Lili Hinstin has stepped down as the Locarno Film Festival’s artistic director after less than two years in the role, the festival announced on Thursday.
“Having acknowledged their diverging strategic views, the Locarno Film Festival and Lili Hinstin have decided by mutual consent to follow separate ways,” the festival said in a statement.
”The Locarno Film Festival would like to express its gratitude to Lili Hinstin for her intense work in the artistic field over the past two years and wishes her all the best for the future,” it added.
There was no indication of who will take over from Hinstin. The Locarno statement said the executive board of directors would meet in the near future to discuss “related matters”.
Hinstin was originally announced as the new artistic chief in August 2018, and took up the post in December 2018. She succeeded long-time artistic chief Carlo Chatrian, who moved onto the Berlinale after six years in the role.
Paris-born Hinstin was the second woman in the festival’s then 70-year history to be appointed as its artistic director, after Italian film critic Irene Bignardi who served in the role for five editions from 2001 to 2005.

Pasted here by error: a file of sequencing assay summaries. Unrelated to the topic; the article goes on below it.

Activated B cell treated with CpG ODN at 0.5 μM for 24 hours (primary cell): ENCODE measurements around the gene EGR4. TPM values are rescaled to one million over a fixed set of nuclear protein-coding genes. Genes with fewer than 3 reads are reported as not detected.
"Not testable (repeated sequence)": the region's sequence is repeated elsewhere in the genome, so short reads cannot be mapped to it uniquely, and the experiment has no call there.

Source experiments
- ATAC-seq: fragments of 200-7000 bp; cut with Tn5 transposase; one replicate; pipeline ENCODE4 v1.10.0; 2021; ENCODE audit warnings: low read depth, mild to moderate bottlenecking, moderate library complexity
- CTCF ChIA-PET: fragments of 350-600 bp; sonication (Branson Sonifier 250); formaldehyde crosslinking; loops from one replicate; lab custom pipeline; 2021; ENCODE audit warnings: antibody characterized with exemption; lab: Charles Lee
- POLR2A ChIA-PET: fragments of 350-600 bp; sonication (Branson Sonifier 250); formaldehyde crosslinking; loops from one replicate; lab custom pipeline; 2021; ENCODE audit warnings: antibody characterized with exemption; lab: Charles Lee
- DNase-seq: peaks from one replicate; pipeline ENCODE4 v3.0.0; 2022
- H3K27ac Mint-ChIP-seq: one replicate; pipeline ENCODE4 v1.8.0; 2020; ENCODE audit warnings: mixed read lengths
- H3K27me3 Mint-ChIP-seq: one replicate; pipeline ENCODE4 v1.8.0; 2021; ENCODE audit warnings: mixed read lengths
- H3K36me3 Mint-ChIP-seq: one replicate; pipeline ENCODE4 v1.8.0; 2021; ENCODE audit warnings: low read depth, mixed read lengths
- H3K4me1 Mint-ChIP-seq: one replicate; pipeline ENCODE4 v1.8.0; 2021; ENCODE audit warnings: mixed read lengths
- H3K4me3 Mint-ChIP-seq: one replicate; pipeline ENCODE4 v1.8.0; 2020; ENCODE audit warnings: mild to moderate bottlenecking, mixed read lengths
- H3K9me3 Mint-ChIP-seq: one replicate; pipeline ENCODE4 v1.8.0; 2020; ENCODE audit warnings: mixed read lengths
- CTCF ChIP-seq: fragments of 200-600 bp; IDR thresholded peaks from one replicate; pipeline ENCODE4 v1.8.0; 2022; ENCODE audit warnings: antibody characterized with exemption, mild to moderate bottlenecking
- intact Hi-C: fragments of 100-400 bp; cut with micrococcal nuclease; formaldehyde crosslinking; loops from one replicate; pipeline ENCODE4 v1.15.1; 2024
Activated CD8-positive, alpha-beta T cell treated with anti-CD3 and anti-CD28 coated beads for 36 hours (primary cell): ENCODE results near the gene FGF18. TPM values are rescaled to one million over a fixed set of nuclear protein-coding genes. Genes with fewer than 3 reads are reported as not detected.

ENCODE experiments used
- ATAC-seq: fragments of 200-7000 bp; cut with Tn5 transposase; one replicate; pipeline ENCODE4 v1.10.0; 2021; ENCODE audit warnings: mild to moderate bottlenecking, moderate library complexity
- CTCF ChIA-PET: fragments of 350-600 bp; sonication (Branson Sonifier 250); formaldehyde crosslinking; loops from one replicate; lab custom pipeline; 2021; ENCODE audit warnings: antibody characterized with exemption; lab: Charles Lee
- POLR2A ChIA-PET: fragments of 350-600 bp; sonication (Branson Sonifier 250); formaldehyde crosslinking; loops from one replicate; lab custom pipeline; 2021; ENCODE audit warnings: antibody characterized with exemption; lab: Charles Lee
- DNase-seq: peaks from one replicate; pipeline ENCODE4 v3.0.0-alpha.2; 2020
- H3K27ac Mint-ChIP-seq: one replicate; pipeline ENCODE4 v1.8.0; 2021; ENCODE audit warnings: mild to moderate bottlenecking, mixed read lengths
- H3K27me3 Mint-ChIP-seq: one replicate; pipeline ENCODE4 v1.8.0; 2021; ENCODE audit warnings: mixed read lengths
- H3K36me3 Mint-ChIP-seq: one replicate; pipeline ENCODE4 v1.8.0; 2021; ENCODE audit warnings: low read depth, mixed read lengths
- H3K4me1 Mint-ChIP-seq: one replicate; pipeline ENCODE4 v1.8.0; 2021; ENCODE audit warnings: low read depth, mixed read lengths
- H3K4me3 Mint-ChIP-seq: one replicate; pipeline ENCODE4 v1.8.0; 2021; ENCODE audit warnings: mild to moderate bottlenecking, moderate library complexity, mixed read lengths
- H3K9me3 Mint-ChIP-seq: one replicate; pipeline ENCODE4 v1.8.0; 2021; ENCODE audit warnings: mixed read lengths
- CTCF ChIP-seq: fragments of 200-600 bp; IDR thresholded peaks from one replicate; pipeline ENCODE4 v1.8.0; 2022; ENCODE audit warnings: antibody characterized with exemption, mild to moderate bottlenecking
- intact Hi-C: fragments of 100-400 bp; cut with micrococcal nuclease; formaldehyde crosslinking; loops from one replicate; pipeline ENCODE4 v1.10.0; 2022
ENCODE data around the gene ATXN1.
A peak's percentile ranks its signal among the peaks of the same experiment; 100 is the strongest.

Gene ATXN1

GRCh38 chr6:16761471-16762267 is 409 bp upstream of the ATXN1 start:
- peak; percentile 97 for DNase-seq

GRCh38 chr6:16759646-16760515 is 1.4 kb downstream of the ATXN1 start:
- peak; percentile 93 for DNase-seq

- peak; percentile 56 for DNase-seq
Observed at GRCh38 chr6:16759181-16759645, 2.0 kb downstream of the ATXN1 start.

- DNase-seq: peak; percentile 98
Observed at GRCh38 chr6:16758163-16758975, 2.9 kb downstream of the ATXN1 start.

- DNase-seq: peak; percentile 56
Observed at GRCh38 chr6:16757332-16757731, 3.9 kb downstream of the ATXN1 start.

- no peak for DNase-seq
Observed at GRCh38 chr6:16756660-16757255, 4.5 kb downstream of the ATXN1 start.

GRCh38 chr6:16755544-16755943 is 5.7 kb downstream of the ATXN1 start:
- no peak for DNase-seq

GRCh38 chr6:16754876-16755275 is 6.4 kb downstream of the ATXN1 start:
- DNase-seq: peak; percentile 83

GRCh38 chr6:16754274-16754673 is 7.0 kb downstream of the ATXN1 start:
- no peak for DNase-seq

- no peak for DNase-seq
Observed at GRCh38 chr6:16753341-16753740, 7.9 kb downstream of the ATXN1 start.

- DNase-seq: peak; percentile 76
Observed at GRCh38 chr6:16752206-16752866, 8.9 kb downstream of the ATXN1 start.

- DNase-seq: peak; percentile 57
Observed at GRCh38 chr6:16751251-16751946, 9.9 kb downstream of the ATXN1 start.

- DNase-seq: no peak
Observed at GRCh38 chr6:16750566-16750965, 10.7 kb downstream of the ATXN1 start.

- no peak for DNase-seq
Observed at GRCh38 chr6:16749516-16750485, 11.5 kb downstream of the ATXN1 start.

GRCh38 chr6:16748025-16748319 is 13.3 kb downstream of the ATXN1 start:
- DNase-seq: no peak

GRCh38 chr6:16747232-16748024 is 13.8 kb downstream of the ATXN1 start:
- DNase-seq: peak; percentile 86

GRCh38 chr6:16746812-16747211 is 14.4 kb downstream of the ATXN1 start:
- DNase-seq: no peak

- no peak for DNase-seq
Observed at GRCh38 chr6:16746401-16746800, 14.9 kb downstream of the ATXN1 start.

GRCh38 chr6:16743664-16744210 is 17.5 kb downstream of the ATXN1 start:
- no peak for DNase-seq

Prior to Locarno, Hinstin was artistic director at France’s Entrevues Belfort - Festival International du Film.
Before that, she was deputy artistic director at the Pompidou Centre’s Cinéma du Réel International Festival, having got her first break in the film events arena at the French Academy in Rome in 2005.
For her first physical edition at the helm in August 2019, Hinstin delivered an eclectic line-up, spanning both mainstream films for the Piazza Grande as well as more esoteric fare.
Her second edition in the role was hit by the Covid-19 pandemic which forced the cancellation of the physical 73rd edition. She and the festival team delivered a mainly digital streamlined edition, featuring the Films of Tomorrow initiative aimed at supporting feature productions impacted by the pandemic.
Her tenure was also marked by a drive to reconnect the festival with younger audiences and creative talent as well as support gender equality throughout the organisation and wider festival and industry programme.
Hinstin’s last official appearance in the role was on the opening day of the Venice Film Festival on September 2, where she joined Alberto Barbera and the chiefs of five other leading film festivals in Europe in a show of solidarity for the entire filmmaking and distribution chain which has been hard hit by Covid-19.